From the customer’s point of view, the company which offers you the product and service you want, at the quality you desire, for the lowest cost should be the company you purchase insurance from regardless of their organizational form. Economists have tried in numerous studies to identify which one of its organizational forms can provide the insurance product at the lowest cost and the answers are mixed. Therefore, potential customers should probably base their purchasing decisions on other factors such as the financial quality of the firm.
Some insurance agents I talk to say they are paid employees of the insurance company while other agents says they are independent business people -- why the difference? Should I care which one I purchase insurance from?
Insurers deliver their insurance products to policy-owners primarily through independent agents or through exclusive agents. Historically, almost all insurance agents were independent business people paid on commission. More recently, many insurance companies have adopted a system where the agent is a paid employee of the firm rather than an independent business person. These agents are referred to as exclusive agents.
Independent agents have the freedom to shop your insurance for you with multiple insurance companies. The reason some companies have paid employee agents is obvious. The exclusive agent companies do not want their agents to be able to compare their policies with other insurance companies. Also since independent agents are not employees of the company, they have the freedom to offer more objective claims advice and more personal claims service. Many exclusive agent companies require their policyholders to call an 800 number rather than call their agent. Once this number is called, the potential claim goes on a claim record whether or not it is covered by the policy. The personal, customized service provided by independent agents has stood the test of time as the number of independent agencies has grown dramatically in the 21st century.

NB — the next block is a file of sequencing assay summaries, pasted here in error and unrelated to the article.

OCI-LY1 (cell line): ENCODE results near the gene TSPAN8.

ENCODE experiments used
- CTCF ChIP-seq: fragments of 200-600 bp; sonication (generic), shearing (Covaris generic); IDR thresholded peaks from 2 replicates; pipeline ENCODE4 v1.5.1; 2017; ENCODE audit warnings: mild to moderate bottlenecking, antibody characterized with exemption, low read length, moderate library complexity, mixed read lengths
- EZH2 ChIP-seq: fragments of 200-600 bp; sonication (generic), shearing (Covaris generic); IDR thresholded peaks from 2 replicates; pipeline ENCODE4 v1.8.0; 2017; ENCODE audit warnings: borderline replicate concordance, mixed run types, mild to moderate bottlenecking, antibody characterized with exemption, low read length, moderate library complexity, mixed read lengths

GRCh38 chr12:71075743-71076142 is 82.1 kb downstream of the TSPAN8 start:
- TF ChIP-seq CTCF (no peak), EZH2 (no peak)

What do I give up by not using an agent to purchase insurance?
Many property-casualty and life insurance products can be purchased without the use of an agent. Typically potential policyholders will either be contacted through mail or Internet ads, or they can call a 1-800 number to apply for the insurance product. These companies claim to have better pricing, but many times they do not. They claim to save you money by “cutting out the middleman”, but what they do not tell the consumer is they are spending hundreds of millions of dollars on TV, radio, mail, and newspaper ads on their distribution system, as well as employee expenses. Instead of receiving personal, customized, quality local service from a highly trained insurance professional, the consumer is many times buying an inferior product that is based on price only and impersonal service from distant and minimally trained employees. By purchasing one’s insurance from an independent agent, a consumer can talk to the same people every time